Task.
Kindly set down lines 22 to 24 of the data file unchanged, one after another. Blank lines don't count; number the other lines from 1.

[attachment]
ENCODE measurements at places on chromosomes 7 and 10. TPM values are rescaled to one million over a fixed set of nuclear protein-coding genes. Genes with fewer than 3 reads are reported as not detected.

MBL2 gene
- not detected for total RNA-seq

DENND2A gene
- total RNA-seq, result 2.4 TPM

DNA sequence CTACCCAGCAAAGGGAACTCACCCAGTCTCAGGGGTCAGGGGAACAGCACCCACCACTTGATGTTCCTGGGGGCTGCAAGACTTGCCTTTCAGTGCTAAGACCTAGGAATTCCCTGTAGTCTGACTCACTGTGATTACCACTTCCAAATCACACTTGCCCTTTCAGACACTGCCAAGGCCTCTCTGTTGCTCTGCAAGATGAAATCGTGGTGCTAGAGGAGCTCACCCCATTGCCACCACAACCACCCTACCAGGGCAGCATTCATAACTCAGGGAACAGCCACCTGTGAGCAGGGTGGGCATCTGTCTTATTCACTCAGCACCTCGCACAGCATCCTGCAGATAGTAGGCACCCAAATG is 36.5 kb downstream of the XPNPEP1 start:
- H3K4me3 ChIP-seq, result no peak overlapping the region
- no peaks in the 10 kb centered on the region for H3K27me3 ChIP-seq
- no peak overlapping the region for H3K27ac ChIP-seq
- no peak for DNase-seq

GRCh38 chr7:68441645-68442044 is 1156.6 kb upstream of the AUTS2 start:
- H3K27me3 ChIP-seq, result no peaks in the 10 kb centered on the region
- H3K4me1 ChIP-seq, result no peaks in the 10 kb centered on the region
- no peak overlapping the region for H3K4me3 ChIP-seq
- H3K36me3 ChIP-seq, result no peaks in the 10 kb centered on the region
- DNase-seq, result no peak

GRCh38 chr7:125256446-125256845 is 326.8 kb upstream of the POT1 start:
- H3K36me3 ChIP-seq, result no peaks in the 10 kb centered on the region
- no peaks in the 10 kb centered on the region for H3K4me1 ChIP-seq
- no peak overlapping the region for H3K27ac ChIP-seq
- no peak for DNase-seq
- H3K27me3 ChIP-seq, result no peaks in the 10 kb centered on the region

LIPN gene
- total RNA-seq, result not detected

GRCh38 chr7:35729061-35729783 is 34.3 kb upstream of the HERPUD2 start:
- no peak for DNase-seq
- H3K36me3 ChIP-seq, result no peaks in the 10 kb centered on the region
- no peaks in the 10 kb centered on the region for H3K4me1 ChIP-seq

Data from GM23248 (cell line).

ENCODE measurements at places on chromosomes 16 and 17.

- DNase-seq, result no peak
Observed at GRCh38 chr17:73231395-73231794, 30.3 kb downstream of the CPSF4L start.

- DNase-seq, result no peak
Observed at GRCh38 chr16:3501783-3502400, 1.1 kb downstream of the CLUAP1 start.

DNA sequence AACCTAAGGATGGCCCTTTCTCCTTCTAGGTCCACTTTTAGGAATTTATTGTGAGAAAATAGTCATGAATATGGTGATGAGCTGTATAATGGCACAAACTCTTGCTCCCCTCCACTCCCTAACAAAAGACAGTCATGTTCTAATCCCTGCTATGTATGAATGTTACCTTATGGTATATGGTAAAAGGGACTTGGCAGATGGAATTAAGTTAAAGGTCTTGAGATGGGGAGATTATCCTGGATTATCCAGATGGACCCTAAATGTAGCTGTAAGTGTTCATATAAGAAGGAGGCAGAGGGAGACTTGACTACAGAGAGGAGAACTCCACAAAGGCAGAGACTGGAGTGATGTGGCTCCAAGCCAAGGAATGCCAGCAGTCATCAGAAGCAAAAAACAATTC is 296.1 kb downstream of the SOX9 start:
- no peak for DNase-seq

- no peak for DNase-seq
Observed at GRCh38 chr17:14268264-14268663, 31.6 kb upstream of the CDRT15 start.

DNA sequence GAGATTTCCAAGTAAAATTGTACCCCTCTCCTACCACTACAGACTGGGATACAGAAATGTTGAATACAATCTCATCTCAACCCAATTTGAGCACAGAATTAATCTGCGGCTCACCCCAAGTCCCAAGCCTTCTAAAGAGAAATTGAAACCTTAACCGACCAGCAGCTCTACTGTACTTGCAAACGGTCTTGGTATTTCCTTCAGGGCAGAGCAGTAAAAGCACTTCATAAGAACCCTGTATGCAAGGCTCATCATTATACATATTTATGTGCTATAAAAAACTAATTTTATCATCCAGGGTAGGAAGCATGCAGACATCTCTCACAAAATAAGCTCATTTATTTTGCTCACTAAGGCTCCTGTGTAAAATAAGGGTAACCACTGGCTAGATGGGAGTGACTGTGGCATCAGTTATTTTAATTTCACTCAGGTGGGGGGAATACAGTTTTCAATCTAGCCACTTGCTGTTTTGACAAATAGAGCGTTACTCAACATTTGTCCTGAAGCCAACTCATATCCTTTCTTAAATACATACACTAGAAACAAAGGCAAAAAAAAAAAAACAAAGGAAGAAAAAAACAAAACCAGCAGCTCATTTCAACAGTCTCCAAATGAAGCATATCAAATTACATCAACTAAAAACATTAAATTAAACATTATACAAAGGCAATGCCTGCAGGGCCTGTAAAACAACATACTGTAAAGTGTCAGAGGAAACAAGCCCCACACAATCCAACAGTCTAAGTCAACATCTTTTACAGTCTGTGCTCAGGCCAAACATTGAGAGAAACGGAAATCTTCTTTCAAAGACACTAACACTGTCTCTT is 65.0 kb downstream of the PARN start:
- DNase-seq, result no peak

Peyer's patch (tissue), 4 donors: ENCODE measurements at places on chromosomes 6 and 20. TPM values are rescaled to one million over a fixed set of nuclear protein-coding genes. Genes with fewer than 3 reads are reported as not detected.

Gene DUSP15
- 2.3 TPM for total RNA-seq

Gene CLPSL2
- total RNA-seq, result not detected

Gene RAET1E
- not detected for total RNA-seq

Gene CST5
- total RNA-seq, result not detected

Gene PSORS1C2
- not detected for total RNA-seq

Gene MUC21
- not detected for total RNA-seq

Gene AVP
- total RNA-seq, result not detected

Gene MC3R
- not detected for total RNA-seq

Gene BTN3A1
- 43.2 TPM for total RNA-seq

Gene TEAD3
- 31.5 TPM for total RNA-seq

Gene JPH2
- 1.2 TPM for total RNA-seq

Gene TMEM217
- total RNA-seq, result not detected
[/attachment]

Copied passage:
- H3K27me3 ChIP-seq, result no peaks in the 10 kb centered on the region

LIPN gene
- total RNA-seq, result not detected